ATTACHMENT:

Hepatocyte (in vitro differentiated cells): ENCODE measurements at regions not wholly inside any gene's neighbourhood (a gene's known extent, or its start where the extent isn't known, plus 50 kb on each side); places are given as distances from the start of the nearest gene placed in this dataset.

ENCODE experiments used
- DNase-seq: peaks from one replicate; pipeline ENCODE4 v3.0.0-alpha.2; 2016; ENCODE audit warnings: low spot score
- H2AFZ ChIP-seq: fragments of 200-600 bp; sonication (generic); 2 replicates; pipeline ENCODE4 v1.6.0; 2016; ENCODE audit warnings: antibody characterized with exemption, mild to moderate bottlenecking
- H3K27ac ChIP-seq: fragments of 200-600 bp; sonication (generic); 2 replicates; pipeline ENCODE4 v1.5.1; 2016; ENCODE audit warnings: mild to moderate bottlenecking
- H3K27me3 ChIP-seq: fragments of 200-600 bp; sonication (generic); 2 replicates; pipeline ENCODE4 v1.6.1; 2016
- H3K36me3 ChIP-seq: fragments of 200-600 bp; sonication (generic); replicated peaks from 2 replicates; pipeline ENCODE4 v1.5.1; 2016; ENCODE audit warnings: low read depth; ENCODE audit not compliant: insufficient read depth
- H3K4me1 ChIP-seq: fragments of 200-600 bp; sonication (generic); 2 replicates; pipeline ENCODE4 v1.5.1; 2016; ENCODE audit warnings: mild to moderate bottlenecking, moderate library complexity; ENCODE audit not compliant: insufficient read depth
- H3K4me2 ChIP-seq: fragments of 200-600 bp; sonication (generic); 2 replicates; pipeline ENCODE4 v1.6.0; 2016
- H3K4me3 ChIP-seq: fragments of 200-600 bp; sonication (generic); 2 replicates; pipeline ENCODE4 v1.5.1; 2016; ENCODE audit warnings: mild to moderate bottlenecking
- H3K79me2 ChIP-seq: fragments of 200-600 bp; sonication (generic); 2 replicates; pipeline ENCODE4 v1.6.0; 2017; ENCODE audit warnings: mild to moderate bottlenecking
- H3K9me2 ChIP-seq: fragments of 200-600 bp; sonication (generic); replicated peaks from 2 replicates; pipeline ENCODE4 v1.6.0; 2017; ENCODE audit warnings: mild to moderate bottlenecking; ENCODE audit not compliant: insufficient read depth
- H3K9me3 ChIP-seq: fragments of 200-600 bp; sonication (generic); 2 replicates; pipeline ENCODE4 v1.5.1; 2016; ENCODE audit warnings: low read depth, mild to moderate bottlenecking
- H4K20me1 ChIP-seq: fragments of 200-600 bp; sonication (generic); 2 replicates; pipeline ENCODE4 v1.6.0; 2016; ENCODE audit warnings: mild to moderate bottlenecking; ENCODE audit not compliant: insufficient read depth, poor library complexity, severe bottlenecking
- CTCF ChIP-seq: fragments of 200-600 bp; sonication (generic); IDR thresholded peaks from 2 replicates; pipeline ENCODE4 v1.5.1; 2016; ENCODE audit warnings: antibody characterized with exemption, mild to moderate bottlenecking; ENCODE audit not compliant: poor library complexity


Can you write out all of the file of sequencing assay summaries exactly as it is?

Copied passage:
Hepatocyte (in vitro differentiated cells): ENCODE measurements at regions not wholly inside any gene's neighbourhood (a gene's known extent, or its start where the extent isn't known, plus 50 kb on each side); places are given as distances from the start of the nearest gene placed in this dataset.

ENCODE experiments used
- DNase-seq: peaks from one replicate; pipeline ENCODE4 v3.0.0-alpha.2; 2016; ENCODE audit warnings: low spot score
- H2AFZ ChIP-seq: fragments of 200-600 bp; sonication (generic); 2 replicates; pipeline ENCODE4 v1.6.0; 2016; ENCODE audit warnings: antibody characterized with exemption, mild to moderate bottlenecking
- H3K27ac ChIP-seq: fragments of 200-600 bp; sonication (generic); 2 replicates; pipeline ENCODE4 v1.5.1; 2016; ENCODE audit warnings: mild to moderate bottlenecking
- H3K27me3 ChIP-seq: fragments of 200-600 bp; sonication (generic); 2 replicates; pipeline ENCODE4 v1.6.1; 2016
- H3K36me3 ChIP-seq: fragments of 200-600 bp; sonication (generic); replicated peaks from 2 replicates; pipeline ENCODE4 v1.5.1; 2016; ENCODE audit warnings: low read depth; ENCODE audit not compliant: insufficient read depth
- H3K4me1 ChIP-seq: fragments of 200-600 bp; sonication (generic); 2 replicates; pipeline ENCODE4 v1.5.1; 2016; ENCODE audit warnings: mild to moderate bottlenecking, moderate library complexity; ENCODE audit not compliant: insufficient read depth
- H3K4me2 ChIP-seq: fragments of 200-600 bp; sonication (generic); 2 replicates; pipeline ENCODE4 v1.6.0; 2016
- H3K4me3 ChIP-seq: fragments of 200-600 bp; sonication (generic); 2 replicates; pipeline ENCODE4 v1.5.1; 2016; ENCODE audit warnings: mild to moderate bottlenecking
- H3K79me2 ChIP-seq: fragments of 200-600 bp; sonication (generic); 2 replicates; pipeline ENCODE4 v1.6.0; 2017; ENCODE audit warnings: mild to moderate bottlenecking
- H3K9me2 ChIP-seq: fragments of 200-600 bp; sonication (generic); replicated peaks from 2 replicates; pipeline ENCODE4 v1.6.0; 2017; ENCODE audit warnings: mild to moderate bottlenecking; ENCODE audit not compliant: insufficient read depth
- H3K9me3 ChIP-seq: fragments of 200-600 bp; sonication (generic); 2 replicates; pipeline ENCODE4 v1.5.1; 2016; ENCODE audit warnings: low read depth, mild to moderate bottlenecking
- H4K20me1 ChIP-seq: fragments of 200-600 bp; sonication (generic); 2 replicates; pipeline ENCODE4 v1.6.0; 2016; ENCODE audit warnings: mild to moderate bottlenecking; ENCODE audit not compliant: insufficient read depth, poor library complexity, severe bottlenecking
- CTCF ChIP-seq: fragments of 200-600 bp; sonication (generic); IDR thresholded peaks from 2 replicates; pipeline ENCODE4 v1.5.1; 2016; ENCODE audit warnings: antibody characterized with exemption, mild to moderate bottlenecking; ENCODE audit not compliant: poor library complexity